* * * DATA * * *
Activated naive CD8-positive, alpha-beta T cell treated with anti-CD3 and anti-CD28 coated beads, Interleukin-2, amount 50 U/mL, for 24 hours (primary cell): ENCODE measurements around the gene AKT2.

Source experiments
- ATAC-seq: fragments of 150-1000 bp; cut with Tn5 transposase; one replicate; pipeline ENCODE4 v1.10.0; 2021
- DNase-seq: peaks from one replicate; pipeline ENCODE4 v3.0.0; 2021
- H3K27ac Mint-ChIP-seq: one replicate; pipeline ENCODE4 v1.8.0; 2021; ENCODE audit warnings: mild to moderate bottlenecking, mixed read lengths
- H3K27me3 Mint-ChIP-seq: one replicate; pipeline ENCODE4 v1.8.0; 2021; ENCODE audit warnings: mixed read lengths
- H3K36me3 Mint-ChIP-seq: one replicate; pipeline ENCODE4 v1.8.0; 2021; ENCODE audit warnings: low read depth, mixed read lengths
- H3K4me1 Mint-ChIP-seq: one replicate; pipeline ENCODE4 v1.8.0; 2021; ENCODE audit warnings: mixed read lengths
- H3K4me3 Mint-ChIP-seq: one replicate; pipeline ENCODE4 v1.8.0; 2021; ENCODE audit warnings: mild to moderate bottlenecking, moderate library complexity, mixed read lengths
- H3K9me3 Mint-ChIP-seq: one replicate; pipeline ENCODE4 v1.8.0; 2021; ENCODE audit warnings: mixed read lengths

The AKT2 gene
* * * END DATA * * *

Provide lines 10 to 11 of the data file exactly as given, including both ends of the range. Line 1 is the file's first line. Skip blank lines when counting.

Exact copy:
- H3K9me3 Mint-ChIP-seq: one replicate; pipeline ENCODE4 v1.8.0; 2021; ENCODE audit warnings: mixed read lengths

The AKT2 gene